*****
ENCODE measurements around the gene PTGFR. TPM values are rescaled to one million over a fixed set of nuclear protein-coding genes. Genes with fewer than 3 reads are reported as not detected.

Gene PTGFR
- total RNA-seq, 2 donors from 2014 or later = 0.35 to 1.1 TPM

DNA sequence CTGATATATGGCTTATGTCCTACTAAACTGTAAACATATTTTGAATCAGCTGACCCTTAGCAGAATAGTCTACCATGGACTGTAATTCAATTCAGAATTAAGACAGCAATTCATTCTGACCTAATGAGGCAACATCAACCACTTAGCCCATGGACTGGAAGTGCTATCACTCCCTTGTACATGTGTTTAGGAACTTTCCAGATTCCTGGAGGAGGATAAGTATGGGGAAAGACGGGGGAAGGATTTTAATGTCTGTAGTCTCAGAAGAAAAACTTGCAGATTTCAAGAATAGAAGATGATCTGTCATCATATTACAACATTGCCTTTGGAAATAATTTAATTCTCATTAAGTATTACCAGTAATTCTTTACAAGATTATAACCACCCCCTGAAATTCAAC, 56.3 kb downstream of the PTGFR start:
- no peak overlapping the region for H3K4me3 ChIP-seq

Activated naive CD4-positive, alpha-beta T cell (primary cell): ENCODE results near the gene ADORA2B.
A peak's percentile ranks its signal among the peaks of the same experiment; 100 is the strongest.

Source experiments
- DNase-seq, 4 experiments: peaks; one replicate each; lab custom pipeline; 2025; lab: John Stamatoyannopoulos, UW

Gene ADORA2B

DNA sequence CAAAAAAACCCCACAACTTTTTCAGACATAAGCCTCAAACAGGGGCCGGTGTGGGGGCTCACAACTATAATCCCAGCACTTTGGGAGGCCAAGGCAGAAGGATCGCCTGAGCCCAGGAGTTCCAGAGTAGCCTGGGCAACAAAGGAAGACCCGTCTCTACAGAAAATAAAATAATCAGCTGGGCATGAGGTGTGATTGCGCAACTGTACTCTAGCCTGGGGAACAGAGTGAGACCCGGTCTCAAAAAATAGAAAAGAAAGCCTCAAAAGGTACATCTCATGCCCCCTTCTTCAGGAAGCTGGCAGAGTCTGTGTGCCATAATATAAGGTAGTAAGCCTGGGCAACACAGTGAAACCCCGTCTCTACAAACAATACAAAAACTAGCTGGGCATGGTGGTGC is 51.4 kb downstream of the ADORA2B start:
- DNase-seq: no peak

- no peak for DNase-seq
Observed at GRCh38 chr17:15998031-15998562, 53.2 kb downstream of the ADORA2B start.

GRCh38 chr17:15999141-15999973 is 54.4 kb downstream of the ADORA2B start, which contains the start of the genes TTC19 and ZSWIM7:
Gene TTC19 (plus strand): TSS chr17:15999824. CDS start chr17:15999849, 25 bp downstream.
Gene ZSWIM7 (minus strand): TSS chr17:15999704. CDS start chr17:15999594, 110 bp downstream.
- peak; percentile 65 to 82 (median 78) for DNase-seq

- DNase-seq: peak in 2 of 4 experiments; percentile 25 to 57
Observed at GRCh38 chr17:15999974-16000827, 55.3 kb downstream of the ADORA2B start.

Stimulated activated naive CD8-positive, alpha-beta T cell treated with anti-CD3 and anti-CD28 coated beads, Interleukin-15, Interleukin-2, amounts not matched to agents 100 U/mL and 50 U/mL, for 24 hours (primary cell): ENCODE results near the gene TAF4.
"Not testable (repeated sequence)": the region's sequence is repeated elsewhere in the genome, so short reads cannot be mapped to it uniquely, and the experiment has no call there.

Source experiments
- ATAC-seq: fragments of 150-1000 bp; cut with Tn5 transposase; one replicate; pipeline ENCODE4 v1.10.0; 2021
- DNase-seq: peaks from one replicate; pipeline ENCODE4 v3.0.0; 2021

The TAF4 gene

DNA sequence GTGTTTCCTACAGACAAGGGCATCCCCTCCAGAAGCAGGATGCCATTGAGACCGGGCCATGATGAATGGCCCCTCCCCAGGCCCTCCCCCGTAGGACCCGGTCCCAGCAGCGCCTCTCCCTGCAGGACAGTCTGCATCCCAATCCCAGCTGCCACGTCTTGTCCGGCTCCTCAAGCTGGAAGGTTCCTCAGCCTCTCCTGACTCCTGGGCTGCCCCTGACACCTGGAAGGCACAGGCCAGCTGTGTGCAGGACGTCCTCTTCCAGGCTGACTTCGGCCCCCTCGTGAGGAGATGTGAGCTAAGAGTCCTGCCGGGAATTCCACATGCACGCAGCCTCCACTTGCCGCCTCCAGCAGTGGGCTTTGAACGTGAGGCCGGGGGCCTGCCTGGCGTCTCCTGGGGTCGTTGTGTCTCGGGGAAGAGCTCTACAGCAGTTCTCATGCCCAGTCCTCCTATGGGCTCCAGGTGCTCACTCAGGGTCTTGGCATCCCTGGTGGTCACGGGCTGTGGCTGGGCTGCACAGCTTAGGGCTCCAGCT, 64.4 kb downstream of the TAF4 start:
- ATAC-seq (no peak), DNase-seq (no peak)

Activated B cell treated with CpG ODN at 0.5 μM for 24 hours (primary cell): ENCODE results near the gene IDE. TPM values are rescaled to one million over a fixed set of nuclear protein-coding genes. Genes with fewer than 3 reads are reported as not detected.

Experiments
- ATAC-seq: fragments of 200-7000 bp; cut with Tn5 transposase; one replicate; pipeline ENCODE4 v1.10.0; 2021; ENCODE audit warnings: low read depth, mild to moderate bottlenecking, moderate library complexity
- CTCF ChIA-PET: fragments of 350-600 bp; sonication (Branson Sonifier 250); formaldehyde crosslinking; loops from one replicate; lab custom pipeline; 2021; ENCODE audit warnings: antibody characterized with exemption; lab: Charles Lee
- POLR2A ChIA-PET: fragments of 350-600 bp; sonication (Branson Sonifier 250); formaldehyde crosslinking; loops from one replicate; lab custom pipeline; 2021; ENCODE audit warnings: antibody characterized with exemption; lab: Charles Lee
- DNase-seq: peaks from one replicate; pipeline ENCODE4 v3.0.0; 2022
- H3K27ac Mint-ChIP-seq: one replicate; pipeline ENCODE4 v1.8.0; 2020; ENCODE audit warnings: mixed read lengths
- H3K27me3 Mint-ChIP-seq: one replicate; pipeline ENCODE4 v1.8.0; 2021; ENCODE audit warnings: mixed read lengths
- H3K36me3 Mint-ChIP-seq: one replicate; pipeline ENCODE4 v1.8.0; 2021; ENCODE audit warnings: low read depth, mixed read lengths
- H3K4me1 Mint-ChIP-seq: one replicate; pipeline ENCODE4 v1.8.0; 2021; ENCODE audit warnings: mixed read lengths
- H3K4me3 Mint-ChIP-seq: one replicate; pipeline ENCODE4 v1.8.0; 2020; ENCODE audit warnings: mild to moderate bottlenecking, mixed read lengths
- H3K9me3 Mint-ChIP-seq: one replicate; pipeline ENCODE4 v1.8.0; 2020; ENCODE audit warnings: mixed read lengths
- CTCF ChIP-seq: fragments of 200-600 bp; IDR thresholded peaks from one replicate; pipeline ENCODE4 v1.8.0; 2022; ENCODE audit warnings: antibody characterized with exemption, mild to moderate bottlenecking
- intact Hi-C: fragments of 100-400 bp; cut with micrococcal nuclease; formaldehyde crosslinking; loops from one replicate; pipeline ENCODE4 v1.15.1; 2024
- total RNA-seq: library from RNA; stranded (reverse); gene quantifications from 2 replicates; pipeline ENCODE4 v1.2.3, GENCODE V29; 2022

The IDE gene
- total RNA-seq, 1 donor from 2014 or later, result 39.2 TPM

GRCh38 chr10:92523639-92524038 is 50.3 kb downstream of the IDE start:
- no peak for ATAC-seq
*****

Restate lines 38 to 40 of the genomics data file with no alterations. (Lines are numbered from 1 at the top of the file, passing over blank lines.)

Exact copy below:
- H3K4me1 Mint-ChIP-seq: one replicate; pipeline ENCODE4 v1.8.0; 2021; ENCODE audit warnings: mixed read lengths
- H3K4me3 Mint-ChIP-seq: one replicate; pipeline ENCODE4 v1.8.0; 2020; ENCODE audit warnings: mild to moderate bottlenecking, mixed read lengths
- H3K9me3 Mint-ChIP-seq: one replicate; pipeline ENCODE4 v1.8.0; 2020; ENCODE audit warnings: mixed read lengths